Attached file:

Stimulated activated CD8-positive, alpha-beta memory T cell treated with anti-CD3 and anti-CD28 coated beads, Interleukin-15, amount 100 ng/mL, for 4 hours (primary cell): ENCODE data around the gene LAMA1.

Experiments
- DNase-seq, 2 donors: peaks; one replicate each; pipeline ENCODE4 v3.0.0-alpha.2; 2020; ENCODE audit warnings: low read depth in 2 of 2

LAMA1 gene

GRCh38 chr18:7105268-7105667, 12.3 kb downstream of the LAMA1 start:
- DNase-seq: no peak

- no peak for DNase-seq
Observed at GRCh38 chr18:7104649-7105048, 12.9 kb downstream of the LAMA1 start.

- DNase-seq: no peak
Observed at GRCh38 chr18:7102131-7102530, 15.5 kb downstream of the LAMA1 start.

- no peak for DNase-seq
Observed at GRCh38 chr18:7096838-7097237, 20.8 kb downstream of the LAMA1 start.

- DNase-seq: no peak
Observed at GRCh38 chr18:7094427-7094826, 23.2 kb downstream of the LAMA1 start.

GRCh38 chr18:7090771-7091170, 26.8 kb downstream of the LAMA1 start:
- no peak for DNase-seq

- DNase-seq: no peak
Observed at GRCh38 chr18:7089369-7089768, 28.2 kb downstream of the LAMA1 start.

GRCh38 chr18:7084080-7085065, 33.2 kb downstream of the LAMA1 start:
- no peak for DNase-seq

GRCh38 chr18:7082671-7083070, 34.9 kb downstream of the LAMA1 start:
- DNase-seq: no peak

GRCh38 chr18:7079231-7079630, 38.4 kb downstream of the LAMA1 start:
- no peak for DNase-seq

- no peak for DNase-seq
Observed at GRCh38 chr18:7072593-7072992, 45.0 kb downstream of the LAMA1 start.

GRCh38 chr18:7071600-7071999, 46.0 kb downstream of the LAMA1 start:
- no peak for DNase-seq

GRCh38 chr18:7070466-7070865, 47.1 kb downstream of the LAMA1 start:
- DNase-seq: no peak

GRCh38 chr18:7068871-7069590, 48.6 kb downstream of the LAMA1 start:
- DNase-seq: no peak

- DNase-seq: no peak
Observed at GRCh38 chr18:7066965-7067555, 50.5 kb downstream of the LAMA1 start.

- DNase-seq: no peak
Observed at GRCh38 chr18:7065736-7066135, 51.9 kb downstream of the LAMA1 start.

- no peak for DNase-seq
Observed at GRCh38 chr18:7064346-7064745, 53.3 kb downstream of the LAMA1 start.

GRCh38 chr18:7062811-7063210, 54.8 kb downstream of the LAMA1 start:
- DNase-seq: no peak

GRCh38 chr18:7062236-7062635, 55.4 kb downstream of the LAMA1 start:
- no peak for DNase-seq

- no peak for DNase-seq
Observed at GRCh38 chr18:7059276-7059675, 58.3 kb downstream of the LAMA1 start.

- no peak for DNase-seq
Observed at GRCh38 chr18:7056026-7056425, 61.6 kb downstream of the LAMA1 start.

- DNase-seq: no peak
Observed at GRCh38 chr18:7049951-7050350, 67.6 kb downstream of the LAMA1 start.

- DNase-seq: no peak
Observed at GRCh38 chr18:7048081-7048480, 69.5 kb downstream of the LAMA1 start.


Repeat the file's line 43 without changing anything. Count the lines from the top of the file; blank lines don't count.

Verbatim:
- no peak for DNase-seq